There is a voltage divider composed of R2 (10M) and R3 (100K) which effectively divides the voltage across C2 by about 100. Also note the ground of C2. It is connected to the inverter ground for reference. I used an LM358 comparator to keep track of the charging status. A 2.7V zener diode makes the reference voltage at about 2.85V (it’s slightly overdriven by 1K resistor). The voltage across R3 will be about 2.85V when the cap is charged to 285V. Till that time,
the comparator output is low, and hence Q3 is OFF. After that, Q3 will be turned on and saturated. And it will steal the base current from Q1 and fix the VBE of Q1 to about 0.2V. That act will turn off the oscillator and stop the charging process. During the experiments, with the values shown in Fig. 1, the capacitor was charged to 300V in about 4 sec. and was kept at that value till I pressed the fire button.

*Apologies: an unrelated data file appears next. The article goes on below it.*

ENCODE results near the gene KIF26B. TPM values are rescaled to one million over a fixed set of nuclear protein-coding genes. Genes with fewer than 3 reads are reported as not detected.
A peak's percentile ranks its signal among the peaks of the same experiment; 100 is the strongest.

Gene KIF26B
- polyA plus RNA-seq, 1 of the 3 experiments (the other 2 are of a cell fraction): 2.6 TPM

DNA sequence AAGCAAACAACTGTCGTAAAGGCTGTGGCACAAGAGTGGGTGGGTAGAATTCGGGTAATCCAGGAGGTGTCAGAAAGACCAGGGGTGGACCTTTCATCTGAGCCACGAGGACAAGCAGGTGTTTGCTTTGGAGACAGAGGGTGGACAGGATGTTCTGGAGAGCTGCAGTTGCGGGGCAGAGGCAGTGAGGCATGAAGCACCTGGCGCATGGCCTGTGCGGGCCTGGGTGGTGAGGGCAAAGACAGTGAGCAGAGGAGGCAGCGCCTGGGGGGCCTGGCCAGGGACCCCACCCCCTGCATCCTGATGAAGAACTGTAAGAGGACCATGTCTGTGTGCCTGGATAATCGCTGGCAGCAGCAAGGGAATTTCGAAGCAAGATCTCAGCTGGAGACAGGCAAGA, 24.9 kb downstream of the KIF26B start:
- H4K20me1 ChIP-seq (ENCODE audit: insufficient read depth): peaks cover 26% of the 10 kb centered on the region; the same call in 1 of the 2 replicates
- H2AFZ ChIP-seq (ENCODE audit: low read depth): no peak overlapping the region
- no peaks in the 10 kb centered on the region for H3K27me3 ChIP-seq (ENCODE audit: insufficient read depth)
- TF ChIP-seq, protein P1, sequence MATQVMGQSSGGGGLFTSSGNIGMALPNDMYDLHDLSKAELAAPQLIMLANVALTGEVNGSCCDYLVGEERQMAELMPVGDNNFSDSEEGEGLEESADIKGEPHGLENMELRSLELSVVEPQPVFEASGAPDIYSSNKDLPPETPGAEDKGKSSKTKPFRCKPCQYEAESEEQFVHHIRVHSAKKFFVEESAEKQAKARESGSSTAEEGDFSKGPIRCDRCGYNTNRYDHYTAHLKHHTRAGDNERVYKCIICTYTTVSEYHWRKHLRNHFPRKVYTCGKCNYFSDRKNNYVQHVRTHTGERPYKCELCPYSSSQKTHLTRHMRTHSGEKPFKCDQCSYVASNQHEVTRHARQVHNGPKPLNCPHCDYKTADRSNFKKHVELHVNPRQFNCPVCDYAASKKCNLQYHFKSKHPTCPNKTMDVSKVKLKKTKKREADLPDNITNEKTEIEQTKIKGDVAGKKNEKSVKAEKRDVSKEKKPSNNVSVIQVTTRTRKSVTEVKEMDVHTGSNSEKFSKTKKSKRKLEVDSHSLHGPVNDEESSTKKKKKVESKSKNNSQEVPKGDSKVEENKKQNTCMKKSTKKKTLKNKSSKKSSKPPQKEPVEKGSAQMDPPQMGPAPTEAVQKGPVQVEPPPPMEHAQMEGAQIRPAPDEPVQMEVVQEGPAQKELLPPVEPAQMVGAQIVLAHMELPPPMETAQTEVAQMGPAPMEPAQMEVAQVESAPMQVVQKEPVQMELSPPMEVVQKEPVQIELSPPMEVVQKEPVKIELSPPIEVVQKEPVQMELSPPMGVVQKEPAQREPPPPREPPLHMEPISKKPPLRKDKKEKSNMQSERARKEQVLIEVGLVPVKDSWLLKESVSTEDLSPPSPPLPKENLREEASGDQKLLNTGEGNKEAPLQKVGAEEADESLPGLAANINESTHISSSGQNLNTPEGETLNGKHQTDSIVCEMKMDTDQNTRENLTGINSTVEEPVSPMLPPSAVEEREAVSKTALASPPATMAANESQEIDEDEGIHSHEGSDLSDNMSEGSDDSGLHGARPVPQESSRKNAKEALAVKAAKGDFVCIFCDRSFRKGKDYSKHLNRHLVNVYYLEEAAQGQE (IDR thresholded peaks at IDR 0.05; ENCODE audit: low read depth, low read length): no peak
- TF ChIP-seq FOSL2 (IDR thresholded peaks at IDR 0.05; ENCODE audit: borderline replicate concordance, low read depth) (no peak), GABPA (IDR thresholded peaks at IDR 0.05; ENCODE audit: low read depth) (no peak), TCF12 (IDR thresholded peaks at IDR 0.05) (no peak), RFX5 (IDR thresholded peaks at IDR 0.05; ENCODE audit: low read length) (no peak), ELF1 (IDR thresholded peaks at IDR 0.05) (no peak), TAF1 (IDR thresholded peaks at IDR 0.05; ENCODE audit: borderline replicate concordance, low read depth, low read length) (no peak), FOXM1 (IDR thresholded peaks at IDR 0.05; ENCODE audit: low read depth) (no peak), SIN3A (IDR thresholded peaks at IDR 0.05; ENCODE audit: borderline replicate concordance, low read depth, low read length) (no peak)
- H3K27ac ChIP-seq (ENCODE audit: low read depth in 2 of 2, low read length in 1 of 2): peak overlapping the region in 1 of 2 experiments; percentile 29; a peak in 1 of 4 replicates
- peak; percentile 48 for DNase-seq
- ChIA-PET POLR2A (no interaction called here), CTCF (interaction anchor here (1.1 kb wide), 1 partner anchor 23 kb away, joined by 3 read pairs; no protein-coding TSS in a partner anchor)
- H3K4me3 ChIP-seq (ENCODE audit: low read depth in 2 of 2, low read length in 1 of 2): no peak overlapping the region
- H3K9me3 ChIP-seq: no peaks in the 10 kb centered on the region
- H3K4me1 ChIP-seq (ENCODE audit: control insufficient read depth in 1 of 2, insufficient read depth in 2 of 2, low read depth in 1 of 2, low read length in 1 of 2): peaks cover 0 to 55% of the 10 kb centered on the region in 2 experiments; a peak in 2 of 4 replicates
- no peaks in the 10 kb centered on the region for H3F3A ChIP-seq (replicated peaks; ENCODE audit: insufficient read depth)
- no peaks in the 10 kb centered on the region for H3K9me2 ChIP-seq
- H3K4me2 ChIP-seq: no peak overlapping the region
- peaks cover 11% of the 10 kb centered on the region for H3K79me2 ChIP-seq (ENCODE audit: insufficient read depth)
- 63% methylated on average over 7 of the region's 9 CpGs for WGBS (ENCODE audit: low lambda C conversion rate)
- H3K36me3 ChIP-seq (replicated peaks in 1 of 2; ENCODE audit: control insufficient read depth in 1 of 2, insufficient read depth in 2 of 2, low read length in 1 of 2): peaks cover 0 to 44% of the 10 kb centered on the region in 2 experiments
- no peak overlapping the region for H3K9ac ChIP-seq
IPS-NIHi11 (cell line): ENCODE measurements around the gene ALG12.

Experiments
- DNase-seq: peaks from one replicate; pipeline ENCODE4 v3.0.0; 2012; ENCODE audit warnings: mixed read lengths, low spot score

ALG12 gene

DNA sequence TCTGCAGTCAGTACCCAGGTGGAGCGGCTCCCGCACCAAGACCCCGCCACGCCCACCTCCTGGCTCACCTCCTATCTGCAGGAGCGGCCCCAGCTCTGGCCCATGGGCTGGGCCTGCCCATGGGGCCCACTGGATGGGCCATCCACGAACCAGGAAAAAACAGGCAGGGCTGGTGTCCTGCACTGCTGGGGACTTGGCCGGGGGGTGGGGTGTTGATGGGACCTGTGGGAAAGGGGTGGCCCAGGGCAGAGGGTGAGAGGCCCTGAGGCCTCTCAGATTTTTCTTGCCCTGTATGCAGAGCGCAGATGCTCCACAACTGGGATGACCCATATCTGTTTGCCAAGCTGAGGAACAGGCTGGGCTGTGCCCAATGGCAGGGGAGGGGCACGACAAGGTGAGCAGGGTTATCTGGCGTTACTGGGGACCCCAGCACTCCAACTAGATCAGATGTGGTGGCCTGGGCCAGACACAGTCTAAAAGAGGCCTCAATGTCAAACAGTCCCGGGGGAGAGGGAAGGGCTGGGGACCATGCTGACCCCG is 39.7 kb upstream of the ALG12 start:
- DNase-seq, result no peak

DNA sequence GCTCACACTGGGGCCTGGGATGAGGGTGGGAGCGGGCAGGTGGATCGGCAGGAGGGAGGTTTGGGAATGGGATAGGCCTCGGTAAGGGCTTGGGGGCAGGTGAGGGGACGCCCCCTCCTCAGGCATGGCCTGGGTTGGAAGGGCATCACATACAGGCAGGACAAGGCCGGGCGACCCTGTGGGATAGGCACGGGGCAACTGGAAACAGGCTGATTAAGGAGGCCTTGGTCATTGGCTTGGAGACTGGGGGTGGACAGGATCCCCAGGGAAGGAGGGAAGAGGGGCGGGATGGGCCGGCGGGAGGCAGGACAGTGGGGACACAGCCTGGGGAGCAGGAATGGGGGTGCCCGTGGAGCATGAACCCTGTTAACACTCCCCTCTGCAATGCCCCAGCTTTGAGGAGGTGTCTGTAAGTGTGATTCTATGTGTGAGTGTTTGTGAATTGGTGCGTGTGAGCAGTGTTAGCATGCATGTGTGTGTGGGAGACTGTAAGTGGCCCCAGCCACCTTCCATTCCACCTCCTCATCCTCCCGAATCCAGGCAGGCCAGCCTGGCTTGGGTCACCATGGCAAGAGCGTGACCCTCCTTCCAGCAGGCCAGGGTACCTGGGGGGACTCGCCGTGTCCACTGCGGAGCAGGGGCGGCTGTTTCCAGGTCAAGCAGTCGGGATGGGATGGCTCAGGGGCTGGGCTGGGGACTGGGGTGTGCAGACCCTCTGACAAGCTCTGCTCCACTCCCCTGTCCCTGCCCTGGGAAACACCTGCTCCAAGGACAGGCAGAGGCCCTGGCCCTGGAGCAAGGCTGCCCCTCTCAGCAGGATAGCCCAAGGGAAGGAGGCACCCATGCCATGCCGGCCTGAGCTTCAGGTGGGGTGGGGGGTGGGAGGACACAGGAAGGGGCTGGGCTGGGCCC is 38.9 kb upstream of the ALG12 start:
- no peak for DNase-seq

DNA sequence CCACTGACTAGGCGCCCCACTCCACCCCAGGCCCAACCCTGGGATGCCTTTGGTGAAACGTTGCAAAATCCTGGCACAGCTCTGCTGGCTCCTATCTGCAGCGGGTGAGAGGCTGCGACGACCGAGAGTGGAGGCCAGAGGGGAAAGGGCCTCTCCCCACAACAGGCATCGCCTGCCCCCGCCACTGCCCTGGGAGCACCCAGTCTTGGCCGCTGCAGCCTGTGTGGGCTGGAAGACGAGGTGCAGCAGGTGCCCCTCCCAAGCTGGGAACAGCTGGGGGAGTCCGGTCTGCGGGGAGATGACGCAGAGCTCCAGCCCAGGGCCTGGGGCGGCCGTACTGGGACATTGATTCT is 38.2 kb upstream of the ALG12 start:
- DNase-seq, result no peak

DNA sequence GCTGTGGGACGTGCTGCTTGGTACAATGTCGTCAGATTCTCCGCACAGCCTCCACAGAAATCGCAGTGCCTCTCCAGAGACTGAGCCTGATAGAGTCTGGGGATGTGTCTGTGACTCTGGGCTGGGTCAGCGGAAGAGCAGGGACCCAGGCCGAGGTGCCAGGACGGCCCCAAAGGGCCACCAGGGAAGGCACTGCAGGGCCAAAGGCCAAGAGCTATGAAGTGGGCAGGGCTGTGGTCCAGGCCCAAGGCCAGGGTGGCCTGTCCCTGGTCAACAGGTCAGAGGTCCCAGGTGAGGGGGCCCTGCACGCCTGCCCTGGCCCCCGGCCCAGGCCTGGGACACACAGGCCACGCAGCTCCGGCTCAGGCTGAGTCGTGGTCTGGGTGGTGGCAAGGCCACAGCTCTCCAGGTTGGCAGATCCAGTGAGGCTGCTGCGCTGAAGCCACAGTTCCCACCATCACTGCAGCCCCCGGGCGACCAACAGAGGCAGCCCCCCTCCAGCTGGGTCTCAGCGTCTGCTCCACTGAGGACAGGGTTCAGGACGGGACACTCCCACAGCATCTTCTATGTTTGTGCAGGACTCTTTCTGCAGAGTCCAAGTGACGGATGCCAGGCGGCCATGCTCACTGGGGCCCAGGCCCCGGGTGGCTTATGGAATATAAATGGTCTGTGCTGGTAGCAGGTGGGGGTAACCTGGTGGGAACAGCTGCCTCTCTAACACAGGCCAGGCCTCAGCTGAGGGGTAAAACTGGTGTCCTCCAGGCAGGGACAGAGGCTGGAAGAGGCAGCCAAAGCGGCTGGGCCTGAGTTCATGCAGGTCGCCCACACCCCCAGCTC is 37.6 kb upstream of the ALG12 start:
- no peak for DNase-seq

I also observed that discharging the cap with a higher voltage rating, i.e. 400V version, will make an intense light explosion such that the interior of the Xenon tube will be damaged, as shown in Fig. 3. There is one problem with the circuit. During normal operation, Q2 shorts out the supply and the reference voltage changes slightly over the time. I believe that a 555 based oscillator will solve this problem.
During the tests, the cap was charged to 300V with 12VDC. When the supply voltage lowered to 7VDC, the cap was charged to 270V. Below 7VDC is not useful since the Xenon tube will not fire. So the useful range for the DC supply is 7-12V for this circuit. By 4beowulf7 - email@example.com